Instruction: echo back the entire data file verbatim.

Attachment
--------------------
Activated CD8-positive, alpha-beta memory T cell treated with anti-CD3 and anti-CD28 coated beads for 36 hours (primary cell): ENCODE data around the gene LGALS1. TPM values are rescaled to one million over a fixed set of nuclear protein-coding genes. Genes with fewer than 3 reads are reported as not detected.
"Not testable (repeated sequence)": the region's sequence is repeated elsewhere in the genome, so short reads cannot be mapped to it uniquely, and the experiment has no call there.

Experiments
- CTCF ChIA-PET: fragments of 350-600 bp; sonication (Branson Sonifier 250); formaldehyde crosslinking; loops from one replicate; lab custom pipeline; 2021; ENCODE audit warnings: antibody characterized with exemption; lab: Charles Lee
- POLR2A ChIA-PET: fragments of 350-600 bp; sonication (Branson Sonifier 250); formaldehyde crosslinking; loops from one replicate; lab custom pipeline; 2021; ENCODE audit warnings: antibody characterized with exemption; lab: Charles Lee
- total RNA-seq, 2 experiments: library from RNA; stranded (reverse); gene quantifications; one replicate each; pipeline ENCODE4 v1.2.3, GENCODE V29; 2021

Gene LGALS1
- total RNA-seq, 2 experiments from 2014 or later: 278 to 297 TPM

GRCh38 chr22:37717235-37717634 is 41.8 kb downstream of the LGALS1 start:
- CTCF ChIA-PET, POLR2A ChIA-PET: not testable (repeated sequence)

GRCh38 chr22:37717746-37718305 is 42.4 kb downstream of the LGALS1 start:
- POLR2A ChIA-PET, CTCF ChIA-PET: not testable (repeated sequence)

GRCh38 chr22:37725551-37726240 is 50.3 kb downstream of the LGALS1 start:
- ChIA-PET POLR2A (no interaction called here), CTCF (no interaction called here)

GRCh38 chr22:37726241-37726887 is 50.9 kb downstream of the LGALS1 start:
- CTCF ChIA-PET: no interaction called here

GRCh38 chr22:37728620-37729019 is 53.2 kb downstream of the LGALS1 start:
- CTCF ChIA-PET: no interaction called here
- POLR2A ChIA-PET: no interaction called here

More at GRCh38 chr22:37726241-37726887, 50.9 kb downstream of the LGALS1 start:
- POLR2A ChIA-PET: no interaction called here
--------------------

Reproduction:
Activated CD8-positive, alpha-beta memory T cell treated with anti-CD3 and anti-CD28 coated beads for 36 hours (primary cell): ENCODE data around the gene LGALS1. TPM values are rescaled to one million over a fixed set of nuclear protein-coding genes. Genes with fewer than 3 reads are reported as not detected.
"Not testable (repeated sequence)": the region's sequence is repeated elsewhere in the genome, so short reads cannot be mapped to it uniquely, and the experiment has no call there.

Experiments
- CTCF ChIA-PET: fragments of 350-600 bp; sonication (Branson Sonifier 250); formaldehyde crosslinking; loops from one replicate; lab custom pipeline; 2021; ENCODE audit warnings: antibody characterized with exemption; lab: Charles Lee
- POLR2A ChIA-PET: fragments of 350-600 bp; sonication (Branson Sonifier 250); formaldehyde crosslinking; loops from one replicate; lab custom pipeline; 2021; ENCODE audit warnings: antibody characterized with exemption; lab: Charles Lee
- total RNA-seq, 2 experiments: library from RNA; stranded (reverse); gene quantifications; one replicate each; pipeline ENCODE4 v1.2.3, GENCODE V29; 2021

Gene LGALS1
- total RNA-seq, 2 experiments from 2014 or later: 278 to 297 TPM

GRCh38 chr22:37717235-37717634 is 41.8 kb downstream of the LGALS1 start:
- CTCF ChIA-PET, POLR2A ChIA-PET: not testable (repeated sequence)

GRCh38 chr22:37717746-37718305 is 42.4 kb downstream of the LGALS1 start:
- POLR2A ChIA-PET, CTCF ChIA-PET: not testable (repeated sequence)

GRCh38 chr22:37725551-37726240 is 50.3 kb downstream of the LGALS1 start:
- ChIA-PET POLR2A (no interaction called here), CTCF (no interaction called here)

GRCh38 chr22:37726241-37726887 is 50.9 kb downstream of the LGALS1 start:
- CTCF ChIA-PET: no interaction called here

GRCh38 chr22:37728620-37729019 is 53.2 kb downstream of the LGALS1 start:
- CTCF ChIA-PET: no interaction called here
- POLR2A ChIA-PET: no interaction called here

More at GRCh38 chr22:37726241-37726887, 50.9 kb downstream of the LGALS1 start:
- POLR2A ChIA-PET: no interaction called here